A Modern Chart Table

Awkward spaces, much like bright red colors, they play tricks on our minds. Shrink those spaces down, and its like amplification. What once didn’t seem to bother you, starts to scream.

As you can guess, Cinderella had a few of these spaces, and my mind was about to explode. The biggest was the chart table. Cinderella had a chart table that was 26 x 26, you could draft at the table. It was awkward to stand in front of, it made stowage impossible, and worst of all, it made my head explode. Something had to give.

Chart Table

Notice the chart table is up against the bare hull, making for no storage and no usable space. There is a quarter-berth tucked behind it, but anyone short of a gymnast had no buisness attempting to get in and out of it. When winter in the PNW rolled around, the bare fiberglass started to sweat, dampening everything and making things exponentially worse. Out she went.

I felt like Tim the tool man, sawzall in one hand and hammer in the other. The plan was to remove the table and hopefully use the pieces to build a new one, one issue, how do I mount it? Its against the hull, and I’m not drilling into the hull…. I guess it’s time to learn this whole fiberglass thing.


Here is an image of the chart table in use. It’s hard to tell in this picture, but all of that space aft of the table is clutter. Clutter that is prime to drive the mind wild in a small space. Another thing to note, the table is at an angle, nice when standing next to checking charts no doubt, but awful stowage, and worse when the boat is heeled on her starboard side. Let the demo begin.

0146cc4aba599d2e9efb4e3468d38aac87ddd11f42             01bac38d4f1e84d15df55fa20c83c3e224738e7765

It was not long until I was at bare hull.

Only problem was that support was far too high for the desk I was going to install. I pried it off of the hull and lowered it about 10 inches. I used the West System 105 epoxy and hardener. For the connection to the wall I used their 405 fillet compound. The idea is to make nice rounded joints where the board meets the hull so the fiberglass sheet doesn’t make a sharp 90 degree bend. Holding the board in place prior to fiber glassing presented its own set of challenges. I ended up using Gorilla Glue construction adhesive with great success. once the glue hardened, I started to lay the fiberglass.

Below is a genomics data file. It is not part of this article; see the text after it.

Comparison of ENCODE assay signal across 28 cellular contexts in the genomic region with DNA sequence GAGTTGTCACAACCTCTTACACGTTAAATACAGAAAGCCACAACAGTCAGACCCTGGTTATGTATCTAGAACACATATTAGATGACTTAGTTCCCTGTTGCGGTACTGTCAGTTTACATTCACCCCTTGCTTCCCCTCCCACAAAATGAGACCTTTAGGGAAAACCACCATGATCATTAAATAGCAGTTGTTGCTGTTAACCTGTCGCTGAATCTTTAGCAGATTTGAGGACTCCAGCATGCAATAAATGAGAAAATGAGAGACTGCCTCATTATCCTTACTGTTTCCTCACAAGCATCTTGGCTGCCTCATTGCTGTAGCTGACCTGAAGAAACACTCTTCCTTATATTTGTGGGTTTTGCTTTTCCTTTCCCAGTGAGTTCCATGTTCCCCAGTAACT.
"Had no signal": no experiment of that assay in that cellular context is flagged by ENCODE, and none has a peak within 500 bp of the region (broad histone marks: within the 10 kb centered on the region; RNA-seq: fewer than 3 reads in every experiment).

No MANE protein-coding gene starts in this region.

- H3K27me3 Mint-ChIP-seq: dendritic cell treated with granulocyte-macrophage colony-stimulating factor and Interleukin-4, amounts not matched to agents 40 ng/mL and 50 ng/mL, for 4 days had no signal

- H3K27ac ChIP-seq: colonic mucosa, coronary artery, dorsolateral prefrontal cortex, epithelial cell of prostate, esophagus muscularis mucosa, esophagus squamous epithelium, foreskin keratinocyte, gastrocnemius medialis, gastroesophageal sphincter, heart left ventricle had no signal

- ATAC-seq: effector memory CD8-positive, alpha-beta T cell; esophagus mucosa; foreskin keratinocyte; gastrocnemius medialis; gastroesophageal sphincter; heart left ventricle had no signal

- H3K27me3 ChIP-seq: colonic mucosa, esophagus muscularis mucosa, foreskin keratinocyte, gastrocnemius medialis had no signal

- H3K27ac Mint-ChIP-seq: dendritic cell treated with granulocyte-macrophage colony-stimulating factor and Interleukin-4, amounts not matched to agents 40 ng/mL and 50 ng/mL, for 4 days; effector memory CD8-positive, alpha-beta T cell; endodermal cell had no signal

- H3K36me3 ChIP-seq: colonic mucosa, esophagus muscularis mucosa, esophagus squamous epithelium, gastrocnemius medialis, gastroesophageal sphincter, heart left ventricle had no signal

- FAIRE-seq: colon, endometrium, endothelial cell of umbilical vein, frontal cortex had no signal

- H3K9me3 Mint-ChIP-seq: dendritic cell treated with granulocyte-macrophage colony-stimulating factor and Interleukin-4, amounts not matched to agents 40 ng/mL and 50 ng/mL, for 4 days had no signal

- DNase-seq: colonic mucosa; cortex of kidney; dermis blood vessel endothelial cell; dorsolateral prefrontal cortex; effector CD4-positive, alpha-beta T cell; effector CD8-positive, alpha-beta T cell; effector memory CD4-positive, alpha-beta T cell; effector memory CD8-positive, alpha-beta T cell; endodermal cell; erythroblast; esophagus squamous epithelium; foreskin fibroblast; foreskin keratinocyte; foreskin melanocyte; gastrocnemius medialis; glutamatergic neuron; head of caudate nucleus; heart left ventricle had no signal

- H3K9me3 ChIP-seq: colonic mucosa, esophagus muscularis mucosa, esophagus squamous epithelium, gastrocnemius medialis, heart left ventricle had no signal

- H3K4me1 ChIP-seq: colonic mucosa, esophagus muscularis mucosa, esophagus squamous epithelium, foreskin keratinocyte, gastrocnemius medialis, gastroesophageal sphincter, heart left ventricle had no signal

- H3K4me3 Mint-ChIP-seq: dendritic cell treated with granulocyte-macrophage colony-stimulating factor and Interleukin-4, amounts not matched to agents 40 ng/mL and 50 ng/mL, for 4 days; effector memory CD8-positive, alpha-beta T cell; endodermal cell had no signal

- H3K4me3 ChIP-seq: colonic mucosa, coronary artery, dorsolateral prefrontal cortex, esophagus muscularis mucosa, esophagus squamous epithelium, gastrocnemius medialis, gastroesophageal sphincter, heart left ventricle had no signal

The hardest part was waiting  for the fiberglass to dry! It was winter in the PNW, not that it gets too cold, but the condensation on the bare hull was impressive. Thankfully, the west system epoxy will cure even if wet.

Once the main support board was in place, I went ahead and cut the desk to its new size. I settled on an “L” shape with a slight angle.


The top was easy to cut, the challenge would be deconstructing the rest of the old chart table and constructing the new one. Also, what about the space just aft? My desk needed a seat.


A jigsaw and a scribe were used to cut the plywood in a curve. and it worked remarkably well! The question was, what height should the desk be from the bench?

After a bit of research, 14″ seemed to be the sweet spot for seat to desk height, so I went for 16 assuming I was going to but cushions on the seat.


Due to the strange shapes involved, I just made the bench piece by piece. This was not one of those “measure twice, cut once” scenarios. I knew I was going to need stowage under the seat, so I cut out openings. for access panels.


After all of the panels were cut and fitted, I pulled the seat back apart and epoxy sealed every panel. Remember I said that winter here are moist? well wood + moisture = mold and I want to avoid mold at all costs. I used acetone to thin the epoxy mixture so that it would easily paint on and went over the boards with a few coats. After I reassembled the bench, it looked something like this.


I decided while I was at it that I would buy one of those nice new Blue Sea Systems breaker panels in the boat. The previous panel was in a hard to reach place, wired in order to keep wire runs to a minimal, and usability to the spartan. Cinderella was to be my home, and I needed to be sure my home had functionality of all her systems.


I mounted the panel in a box with hinges so that I could open the panel in case I needed to replace a breaker or add new wiring along the way. The best part was, I already had the box from a gift my sister and her boyfriend had given me during our Vancouver Sailing trip! Thanks Eric and Danielly!


Leave a Reply

Your email address will not be published.

This site uses Akismet to reduce spam. Learn how your comment data is processed.